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tv   MTP Daily  MSNBC  September 18, 2017 2:00pm-3:00pm PDT

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that does it fon our hour. our thanks to our panel and "mtp daily" starts right now with steve kornacki in for steve. >> nicolle, thanks for that. if it's monday, identity crisis, hitting the world stage. tonight, the trump identity. could the president's art of the deal with democrats signal changes in his foreign policy? >> reform is what we're talking about. >> plus -- 2018 predictions. we'll talk to senator chris van hollen about the democratic strategy to take back the senate. and moore versus strange. how the president is putting his political capital on the line in the alabama senate battle. this is "mtp daily" and it starts right now. and good evening.
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i'm steve kornacki in new york in for chuck todd and welcome to "mtp daily." welcome to another day dominated by major questions about this president's political identity, as parts of his base signal a potential revolt. world leaders gather at the united nations general 'ably urging trump to reconsider withdrawing from a pair of deals pillars of barack obama's foreign policy. the iran nuclear deal and the paris climate accord. it's become abundantly clear the president needs the help due to north korea. we asked the president when he suddenly started making deals with democrats to save the democrats' daca program and ask louder tonight. is donald trump moving towards a more conventional presidency or will a steve bannon wing of the presidency reassert itself,
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perhaps forcefully, if it has to. and often flooding the zone with mixed signals. the president gears up to address the united nations general assembly for the first time tomorrow, we're not even sure what he thinks be a the group he will be talking to. campaign trump was very clear that he saw the u.n. as a foe. >> the united nations is not a friend of democracy. it's not a friend to freedom. it's not a friend even to the united states of america whereas you know it has its home. >> but president trump was asked about his message to the u.n. now, and he said, "the main message is, make the united nations great. such tremendous potential and i think we'll be able to do this." then mixed signals on the paris climate agreement dealing with china when it comes to north korea and the iran nuclear agreement. could we really end this year with president trump willing to save dhaka ock daca, and vowing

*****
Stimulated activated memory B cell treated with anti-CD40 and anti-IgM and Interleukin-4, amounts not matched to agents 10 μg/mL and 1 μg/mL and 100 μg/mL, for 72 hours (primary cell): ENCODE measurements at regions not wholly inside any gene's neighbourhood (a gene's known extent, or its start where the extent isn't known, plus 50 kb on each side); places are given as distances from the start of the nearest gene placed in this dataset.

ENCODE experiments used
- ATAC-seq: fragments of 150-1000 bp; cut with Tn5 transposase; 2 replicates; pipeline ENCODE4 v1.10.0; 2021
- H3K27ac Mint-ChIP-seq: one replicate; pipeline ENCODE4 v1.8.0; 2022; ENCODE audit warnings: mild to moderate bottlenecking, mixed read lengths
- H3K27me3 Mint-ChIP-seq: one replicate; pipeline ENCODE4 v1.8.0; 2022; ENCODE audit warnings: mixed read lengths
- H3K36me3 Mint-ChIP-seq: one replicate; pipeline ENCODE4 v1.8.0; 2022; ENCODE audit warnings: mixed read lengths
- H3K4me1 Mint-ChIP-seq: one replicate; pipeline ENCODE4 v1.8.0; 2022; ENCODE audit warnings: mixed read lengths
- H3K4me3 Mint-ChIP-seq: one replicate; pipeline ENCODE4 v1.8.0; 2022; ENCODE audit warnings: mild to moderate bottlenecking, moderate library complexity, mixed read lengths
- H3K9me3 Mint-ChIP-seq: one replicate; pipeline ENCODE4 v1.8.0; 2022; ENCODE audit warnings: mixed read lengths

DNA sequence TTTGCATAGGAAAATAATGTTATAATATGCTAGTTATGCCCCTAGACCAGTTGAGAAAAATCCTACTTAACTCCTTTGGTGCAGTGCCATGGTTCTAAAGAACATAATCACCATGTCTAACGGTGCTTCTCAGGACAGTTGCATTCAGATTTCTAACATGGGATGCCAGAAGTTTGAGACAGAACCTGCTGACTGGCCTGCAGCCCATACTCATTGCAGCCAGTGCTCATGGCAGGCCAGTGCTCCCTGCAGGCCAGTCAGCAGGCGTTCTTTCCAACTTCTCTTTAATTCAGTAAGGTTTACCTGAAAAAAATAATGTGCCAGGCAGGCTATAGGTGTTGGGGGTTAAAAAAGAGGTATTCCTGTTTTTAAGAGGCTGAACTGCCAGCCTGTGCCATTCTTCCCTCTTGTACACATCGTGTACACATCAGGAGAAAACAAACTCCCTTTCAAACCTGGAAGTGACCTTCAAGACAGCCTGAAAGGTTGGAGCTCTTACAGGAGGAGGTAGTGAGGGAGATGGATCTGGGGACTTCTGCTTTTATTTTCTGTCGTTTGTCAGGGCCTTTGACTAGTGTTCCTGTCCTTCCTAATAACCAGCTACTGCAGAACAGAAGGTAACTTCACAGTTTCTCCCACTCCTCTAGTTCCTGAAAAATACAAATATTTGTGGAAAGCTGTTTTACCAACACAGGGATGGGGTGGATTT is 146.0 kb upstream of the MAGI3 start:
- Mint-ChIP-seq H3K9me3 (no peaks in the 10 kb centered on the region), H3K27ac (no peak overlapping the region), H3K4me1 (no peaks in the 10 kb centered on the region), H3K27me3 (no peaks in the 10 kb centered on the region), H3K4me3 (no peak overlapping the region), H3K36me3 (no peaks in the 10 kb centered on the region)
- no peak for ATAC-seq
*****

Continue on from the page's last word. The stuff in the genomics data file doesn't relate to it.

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leave that and staying in the iran nuclear deal, despite lambasting it and embracing the u.n. despite attacking it and working with china despite literally saying they are out to "rape our country" or could we see this president and daca, can't save it, leave the paris agreement, earliest opportunity, undermine the world deal, alienators at the u.n. and start a trade war with china crippling and causing war with north korea? raising stakes there. hallie jackson joins us, and also with me, michael crowley, politico's national security editor and senior foreign affairs correspondent. so thanks for being here. we set the stakes, hallie. >> yeah. laid it out there. >> one of the questions i think people look to in terms of what
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direction trump's going to go is where is he getting guidance behind the scenes? steve bannon no longer in the white house day to day. kelly in charge of a lot of information coming to the president. what do we know about what's going on behind the scenes and how it could shape the answer to those questions. >> and who is looking to shape it and who probably is not having as much influence shaping it, secretary of state rex tillerson. clear by a lot of accounts. who steps into the role when it comes to foreign policy? as always, his son-in-law and daughter are involved in foreign policy. this is an interest of jared kushner, part of his portfolio. steve bannon gone, that said, i don't want to call it a hangover, but the steve bannon hangover is lingering in the west wing when it comes to foreign policy. already withdra drawn from the paris climate agreement. and a defense this morning ahead of that critical one-on-one with the french president earlier this afternoon. i think general kelly based on